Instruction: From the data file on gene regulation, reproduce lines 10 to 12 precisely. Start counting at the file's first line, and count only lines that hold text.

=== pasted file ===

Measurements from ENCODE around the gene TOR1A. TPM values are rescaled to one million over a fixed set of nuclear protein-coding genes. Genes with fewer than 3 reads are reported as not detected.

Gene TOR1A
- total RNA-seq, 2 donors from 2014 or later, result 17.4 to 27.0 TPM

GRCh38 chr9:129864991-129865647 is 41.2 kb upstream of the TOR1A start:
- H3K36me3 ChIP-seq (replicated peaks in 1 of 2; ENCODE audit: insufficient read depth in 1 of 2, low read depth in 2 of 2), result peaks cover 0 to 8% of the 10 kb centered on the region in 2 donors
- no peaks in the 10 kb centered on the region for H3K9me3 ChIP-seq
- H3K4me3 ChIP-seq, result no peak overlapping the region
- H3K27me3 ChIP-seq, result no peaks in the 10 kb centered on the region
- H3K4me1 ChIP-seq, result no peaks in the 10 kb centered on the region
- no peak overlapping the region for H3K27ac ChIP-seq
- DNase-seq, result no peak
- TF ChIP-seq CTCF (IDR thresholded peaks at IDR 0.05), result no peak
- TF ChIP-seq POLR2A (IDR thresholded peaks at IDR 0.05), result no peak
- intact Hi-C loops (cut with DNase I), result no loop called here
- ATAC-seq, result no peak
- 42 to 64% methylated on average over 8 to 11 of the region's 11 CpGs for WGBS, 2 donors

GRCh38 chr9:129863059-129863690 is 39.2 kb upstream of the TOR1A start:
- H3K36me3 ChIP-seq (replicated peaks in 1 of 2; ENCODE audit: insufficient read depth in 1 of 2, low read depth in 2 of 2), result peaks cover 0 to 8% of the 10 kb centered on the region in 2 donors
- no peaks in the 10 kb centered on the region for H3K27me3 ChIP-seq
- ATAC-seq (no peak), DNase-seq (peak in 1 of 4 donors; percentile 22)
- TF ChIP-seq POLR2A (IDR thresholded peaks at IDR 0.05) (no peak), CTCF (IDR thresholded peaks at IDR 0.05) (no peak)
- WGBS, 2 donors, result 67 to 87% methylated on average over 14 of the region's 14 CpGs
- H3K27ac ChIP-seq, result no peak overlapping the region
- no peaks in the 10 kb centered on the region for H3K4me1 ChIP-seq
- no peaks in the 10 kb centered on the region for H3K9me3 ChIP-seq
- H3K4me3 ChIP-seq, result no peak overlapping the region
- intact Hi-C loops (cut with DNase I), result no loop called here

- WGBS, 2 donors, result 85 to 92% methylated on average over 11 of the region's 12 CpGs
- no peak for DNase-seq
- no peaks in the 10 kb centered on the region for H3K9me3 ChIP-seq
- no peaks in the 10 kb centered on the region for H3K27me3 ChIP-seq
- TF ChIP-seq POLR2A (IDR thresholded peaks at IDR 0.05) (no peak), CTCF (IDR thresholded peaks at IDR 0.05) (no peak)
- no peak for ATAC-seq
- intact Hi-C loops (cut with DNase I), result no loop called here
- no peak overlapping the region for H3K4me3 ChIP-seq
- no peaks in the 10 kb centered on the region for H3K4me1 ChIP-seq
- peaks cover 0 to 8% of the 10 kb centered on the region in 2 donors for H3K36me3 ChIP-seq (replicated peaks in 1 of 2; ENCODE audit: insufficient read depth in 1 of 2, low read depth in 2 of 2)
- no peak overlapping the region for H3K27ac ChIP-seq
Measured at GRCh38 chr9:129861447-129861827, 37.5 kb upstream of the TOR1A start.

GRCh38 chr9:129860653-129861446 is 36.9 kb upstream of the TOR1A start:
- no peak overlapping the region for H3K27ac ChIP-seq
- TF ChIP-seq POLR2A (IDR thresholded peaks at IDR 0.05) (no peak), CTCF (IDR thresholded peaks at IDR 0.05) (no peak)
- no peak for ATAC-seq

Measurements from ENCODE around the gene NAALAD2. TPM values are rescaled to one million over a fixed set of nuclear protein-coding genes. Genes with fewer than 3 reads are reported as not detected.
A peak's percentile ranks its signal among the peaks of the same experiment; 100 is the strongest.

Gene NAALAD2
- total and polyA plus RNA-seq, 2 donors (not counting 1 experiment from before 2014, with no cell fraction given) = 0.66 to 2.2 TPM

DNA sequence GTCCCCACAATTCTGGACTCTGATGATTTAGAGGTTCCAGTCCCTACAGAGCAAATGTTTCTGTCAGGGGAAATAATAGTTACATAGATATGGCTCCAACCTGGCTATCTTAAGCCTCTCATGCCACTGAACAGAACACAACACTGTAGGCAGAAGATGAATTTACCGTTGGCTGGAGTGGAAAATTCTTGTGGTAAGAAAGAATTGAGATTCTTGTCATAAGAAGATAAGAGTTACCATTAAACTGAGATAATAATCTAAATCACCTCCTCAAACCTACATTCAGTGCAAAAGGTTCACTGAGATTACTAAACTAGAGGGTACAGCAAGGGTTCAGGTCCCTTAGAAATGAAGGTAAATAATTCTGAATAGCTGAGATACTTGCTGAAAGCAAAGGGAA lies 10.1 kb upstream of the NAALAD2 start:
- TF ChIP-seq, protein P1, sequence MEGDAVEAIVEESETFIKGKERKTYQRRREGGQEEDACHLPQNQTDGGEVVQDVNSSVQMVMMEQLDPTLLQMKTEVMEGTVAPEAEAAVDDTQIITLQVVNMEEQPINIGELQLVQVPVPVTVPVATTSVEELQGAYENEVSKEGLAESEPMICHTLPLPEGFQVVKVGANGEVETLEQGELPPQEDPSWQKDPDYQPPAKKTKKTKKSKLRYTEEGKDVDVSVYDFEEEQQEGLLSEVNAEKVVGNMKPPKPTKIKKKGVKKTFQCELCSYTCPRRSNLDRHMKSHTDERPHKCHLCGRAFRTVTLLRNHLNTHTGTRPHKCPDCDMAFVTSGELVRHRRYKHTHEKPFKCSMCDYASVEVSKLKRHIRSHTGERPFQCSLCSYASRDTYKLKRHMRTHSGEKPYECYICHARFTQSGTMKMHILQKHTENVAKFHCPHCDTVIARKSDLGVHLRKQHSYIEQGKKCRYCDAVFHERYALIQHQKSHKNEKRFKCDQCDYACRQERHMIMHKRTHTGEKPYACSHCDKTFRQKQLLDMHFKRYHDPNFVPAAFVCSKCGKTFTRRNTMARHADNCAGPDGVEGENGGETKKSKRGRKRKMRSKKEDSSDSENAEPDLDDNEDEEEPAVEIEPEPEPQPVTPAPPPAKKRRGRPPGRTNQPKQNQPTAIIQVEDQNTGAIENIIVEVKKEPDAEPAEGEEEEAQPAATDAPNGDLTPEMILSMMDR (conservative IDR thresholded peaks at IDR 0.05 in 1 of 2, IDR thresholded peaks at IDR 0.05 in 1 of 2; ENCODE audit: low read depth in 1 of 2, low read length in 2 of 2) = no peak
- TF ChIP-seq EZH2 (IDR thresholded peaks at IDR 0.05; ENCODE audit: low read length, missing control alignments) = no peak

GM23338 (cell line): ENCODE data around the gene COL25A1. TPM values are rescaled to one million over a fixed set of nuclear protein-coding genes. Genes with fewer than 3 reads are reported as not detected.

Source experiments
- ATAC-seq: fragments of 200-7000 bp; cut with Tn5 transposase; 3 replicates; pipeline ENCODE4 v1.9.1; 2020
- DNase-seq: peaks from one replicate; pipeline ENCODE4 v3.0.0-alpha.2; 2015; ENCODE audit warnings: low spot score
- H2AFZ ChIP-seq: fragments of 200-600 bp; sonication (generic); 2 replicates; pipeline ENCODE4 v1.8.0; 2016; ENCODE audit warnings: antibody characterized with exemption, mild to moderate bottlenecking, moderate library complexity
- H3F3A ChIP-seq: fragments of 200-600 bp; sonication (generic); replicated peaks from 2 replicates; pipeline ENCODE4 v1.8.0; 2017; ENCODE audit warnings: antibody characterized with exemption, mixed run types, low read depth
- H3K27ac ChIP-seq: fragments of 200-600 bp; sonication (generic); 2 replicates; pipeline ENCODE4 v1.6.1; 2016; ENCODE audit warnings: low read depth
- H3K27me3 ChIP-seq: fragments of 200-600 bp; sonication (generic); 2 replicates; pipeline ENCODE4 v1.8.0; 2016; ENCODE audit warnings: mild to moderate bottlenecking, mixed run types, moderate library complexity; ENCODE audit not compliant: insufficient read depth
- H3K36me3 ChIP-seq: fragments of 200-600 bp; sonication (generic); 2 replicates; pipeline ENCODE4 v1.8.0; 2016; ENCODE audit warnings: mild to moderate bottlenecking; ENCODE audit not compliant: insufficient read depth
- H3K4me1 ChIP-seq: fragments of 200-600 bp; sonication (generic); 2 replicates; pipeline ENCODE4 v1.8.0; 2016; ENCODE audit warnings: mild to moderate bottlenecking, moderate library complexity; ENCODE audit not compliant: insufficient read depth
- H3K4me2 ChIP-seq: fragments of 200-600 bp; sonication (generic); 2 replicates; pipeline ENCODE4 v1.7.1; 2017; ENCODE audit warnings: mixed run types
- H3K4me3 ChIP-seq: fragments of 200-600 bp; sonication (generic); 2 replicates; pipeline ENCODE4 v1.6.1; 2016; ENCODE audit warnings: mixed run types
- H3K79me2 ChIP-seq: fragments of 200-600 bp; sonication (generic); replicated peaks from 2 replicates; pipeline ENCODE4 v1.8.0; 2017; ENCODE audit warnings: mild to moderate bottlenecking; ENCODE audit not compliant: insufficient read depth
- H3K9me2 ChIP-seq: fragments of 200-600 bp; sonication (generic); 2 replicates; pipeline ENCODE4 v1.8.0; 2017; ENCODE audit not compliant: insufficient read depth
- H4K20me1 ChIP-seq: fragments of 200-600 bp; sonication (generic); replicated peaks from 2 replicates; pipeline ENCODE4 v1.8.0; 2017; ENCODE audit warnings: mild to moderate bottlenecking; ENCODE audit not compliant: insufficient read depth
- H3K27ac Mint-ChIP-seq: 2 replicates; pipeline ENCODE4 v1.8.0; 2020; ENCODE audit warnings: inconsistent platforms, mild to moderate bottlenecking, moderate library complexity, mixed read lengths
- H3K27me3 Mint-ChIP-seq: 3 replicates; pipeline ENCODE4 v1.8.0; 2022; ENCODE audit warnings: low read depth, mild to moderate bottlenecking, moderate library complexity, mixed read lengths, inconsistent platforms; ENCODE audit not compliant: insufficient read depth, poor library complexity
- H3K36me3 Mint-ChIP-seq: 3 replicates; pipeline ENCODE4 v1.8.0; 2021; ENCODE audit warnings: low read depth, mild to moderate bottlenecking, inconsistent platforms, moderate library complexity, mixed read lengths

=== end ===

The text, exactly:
- no peak overlapping the region for H3K27ac ChIP-seq
- DNase-seq, result no peak
- TF ChIP-seq CTCF (IDR thresholded peaks at IDR 0.05), result no peak